Like last year, I’ll be picking my choices by uniform again — I did much better in the NFL playoff’s last year than I did in the NCAA football pool this year — and unlike the NCAA pool, I’ll be using spreads to determine the record, not straight picks like the college stuff. So, in the league where they play for pay…here’s the predictions for today’s games:
New Orleans Saints (-10) at Seattle Seahawks (over/under 44.5): The Seahawks are home, so they’ll have the benefit of the 12th man, which is no small advantage. They will almost assuredly be wearing their suicide blue monochrome mess, and in fact, they wore that combination in every home game this year. It’s not a good look.
The Saints, as the road team, will be wearing their white jerseys, with which they have paired the gold pants and the black ballet pants this season. They’ve won in both, but the gold is an infinitely better look, and not just because they don’t look like they’re in tights. After a brief *scare* yesterday that the Saints might break out an all white look for the first time since they opened the Superdome, it is my understanding they’ll wear the black pants.
Ten points is a lot to be giving up, on the road, even if you’re the defending Super Bowl champs, and you won the Super Bowl wearing the gold pants … but the uniform, even with the black trou, is still enough to tip the scales in the Saints’ favor. Take the Who Dat’s and give the points and take the under: Saints 27 – Seahawks 10.
New York Jets (+3) at Indianapolis Colts (o/u 44.5): In a rematch of last year’s AFC Championship, where the Jets gave the Colts a first half scare before ultimately getting their butts whipped, the Colts were the far better team. The gap has closed considerably this year, with the Colts needing a string of wins to make the playoffs. Will they succomb to an Atlanta Braves laissez-faire-type home crowd, who aren’t used to seeing their team in the Wild Card? Are all those injuries enough to finally let the Jets get past the defending AFC champs?
In the uniform battle, it will be simple and beautiful. The Colts will be in blue over white, while the Jets will be in white jerseys. On the road this year, they have worn nothing but white over white, despite having a seldom-used set of green pants. So the chances are almost 100% that we’ll see the all whites today.
Normally, I’d say the Colts home uniform is slightly better the Jets’ roadies, but several of the Colts like to sport the super stretchies, which make both the jerseys and the pants look incredibly stupid on those who wear them. And that is enough to tip the scales in favor of the Jets.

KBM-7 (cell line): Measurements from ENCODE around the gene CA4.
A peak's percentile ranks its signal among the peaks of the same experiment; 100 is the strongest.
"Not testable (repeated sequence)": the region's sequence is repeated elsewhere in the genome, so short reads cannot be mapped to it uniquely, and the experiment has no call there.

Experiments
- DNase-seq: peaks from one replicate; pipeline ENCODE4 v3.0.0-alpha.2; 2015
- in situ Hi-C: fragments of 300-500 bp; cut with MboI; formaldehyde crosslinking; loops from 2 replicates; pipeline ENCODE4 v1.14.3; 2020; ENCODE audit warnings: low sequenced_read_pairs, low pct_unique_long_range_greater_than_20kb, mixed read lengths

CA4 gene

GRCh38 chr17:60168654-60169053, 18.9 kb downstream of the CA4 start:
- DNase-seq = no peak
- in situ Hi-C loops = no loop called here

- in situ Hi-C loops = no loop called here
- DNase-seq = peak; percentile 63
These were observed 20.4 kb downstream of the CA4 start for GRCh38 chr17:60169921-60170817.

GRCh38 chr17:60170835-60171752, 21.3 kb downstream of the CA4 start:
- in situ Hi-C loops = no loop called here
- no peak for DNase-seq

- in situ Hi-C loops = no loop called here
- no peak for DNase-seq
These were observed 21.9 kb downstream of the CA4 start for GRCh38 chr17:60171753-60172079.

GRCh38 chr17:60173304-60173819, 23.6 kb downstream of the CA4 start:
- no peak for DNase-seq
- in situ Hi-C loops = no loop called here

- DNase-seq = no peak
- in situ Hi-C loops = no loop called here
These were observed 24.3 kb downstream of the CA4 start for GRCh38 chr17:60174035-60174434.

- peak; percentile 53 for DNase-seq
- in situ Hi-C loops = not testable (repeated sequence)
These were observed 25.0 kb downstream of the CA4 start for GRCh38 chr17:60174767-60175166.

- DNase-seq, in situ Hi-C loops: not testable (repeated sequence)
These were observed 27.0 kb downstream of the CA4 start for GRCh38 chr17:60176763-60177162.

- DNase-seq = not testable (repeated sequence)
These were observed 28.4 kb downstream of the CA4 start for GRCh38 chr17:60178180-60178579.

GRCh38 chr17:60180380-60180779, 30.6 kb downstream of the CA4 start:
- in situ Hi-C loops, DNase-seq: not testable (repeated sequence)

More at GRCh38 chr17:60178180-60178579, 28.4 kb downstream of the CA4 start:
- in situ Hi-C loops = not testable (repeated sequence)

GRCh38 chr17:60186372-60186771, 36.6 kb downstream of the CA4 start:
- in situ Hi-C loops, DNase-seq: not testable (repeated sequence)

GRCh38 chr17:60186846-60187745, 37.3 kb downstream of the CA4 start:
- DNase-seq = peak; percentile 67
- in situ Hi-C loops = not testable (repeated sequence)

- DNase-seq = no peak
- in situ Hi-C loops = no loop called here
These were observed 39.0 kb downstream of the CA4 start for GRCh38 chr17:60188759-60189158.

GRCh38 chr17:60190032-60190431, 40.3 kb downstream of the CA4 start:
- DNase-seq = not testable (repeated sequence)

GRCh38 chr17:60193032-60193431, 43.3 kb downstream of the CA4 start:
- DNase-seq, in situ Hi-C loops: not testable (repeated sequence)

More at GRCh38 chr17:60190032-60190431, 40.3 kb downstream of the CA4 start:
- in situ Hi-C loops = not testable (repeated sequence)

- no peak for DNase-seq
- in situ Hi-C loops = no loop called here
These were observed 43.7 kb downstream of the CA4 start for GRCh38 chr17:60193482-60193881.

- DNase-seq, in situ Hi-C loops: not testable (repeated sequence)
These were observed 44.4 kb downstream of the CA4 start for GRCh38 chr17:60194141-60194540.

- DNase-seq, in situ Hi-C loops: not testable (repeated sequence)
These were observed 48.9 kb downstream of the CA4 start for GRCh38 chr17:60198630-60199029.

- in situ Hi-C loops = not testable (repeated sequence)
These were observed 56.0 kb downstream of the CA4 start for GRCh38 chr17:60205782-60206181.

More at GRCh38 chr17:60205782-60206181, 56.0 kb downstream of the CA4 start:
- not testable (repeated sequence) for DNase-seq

The Jets are getting 3 points, and Peyton is still Peyton, but I’m smelling an upset here. Take the points and Gang Green and hope Sanchez’ knee is ok. Squeeze out the over: Jets 24 – Colts 21.
Now, if you’re betting real money (or even if you’re not), maybe you want to flip those picks to improve your chances. But I finished up the 2010 NFL playoffs at 7-4, so obviously “picking by the better uni” works better in the pros than college. Either that, or I need to change my definition of the “better” uni.
Lots and lots of tweaks keep pouring in, so obviously this is a popular feature. A bunch new to get to today. If you have a tweak, change or concept for any sport, send them my way.
Remember, if possible, try to keep your descriptions to ~50 words (give or take) per tweak. You guys have been great a keeping to that, and it’s much appreciated!
Got a big set of tweaks today…so lets get right into it.
Now, on to today’s tweaks:
Starting off the show is Matt Malinoski, a favorite tweaker, with his take on the A’s, Chisox & Rays:
Here are my latest tweaks.
White Sox: I used white stirrups and put the sock patch on both jerseys. I changed the number typeface to the one they used in the sixties and removed the front numbers. I changed the road uniform to the style used in 1969-70, using black instead of blue, and with an updated “WHITE SOX” in the tail. I also connected the “C” to the “h”.
Rays: I thought I’d take a stab at rebranding the Rays. The logo is a sun with the word “RAYS” in it, with each ray of the sun in the shape of home plate. I used a font, Flatbush Beanery, for all lettering. I used the current stirrups with retro Cardinals/Cubs piping, and a zipper front. I came up with alternate gray and Columbia Blue uniforms. I couldn’t bring myself to come up with a plaid one.
Next up is David Robertson, who has five football tweaks — rendered in MS Paint. Don’t be cruel:
Our last tweaker today is Andrew Seagraves, who has a whole mess of BYU concepts:
These are my first tweaks to submit to you.
I wondered what the “racing stripe” look from the older US soccer kit would look like on a football uniform, So I decided to tweak BYU’s jerseys to see what it would look like, and add in grey to their color scheme. I also changed the helmet to the old school blue with white oval. I have three home combos and three away combos.
My other tweak has to do with the 1940 photos of BYU’s uniforms shown on the blog in mid-December. For the shoulder stripes, numbers and pants I used today’s navy blue. I used BYU’s old Royal Blue.
I hope you enjoy!
That’s it for today. Check back tomorrow for more.
And that’s going to wrap up today’s post, folks. Enjoy the NFL, and of course, there’s still the
sad sack loser bowl BBVA Compass Bowl tonight, featuring powerhouses Pittsburgh and Kentucky. Big, big thanks again to George Chilvers for his tremendous advice and uniquely British humour today.
Last note: Yinzer Watch rained out: Doug Keklak reports that this weekend’s Yinzer Watch gathering has been cancelled. No makeup date has yet been announced.
Dull-colored pants call attention to the most welcome striped frolicking on jerseys and socks. Phil’s colorization feature on weekends provides ample evidence of the ways in which dull pants (and dull helmets, for that matter) showcase the jazzy stuff on shirts and socks. — “Broadway” Connie